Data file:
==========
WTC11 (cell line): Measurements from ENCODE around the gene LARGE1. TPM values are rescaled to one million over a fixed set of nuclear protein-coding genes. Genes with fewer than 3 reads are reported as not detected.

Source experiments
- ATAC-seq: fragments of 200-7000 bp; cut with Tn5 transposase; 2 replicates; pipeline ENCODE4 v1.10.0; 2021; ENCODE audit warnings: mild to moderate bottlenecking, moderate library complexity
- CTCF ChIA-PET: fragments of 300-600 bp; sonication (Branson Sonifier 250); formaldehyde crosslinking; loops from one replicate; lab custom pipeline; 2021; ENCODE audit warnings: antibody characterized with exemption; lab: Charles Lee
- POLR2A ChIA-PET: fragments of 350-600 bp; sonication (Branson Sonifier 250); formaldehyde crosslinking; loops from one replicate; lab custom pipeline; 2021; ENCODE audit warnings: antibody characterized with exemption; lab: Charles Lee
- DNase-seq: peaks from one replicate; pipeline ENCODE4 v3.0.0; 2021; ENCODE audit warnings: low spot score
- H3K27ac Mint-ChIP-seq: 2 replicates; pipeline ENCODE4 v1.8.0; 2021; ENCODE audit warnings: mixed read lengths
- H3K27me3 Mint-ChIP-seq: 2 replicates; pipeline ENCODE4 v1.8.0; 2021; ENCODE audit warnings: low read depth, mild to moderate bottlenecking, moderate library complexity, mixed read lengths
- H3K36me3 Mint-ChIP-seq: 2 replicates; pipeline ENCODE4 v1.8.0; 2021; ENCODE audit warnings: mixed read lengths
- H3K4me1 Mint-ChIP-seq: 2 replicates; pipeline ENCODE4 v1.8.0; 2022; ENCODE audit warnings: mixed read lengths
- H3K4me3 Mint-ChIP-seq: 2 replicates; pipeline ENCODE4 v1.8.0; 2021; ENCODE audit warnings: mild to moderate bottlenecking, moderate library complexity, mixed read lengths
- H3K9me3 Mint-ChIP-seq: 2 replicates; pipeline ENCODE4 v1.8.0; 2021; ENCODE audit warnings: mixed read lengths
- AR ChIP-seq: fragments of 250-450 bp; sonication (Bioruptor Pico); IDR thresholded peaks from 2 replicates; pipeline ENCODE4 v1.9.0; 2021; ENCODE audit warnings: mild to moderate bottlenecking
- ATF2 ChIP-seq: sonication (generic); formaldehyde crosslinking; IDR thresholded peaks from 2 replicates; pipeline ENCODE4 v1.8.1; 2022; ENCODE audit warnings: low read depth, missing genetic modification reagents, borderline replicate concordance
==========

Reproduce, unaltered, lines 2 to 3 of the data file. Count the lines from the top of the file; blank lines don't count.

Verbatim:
Source experiments
- ATAC-seq: fragments of 200-7000 bp; cut with Tn5 transposase; 2 replicates; pipeline ENCODE4 v1.10.0; 2021; ENCODE audit warnings: mild to moderate bottlenecking, moderate library complexity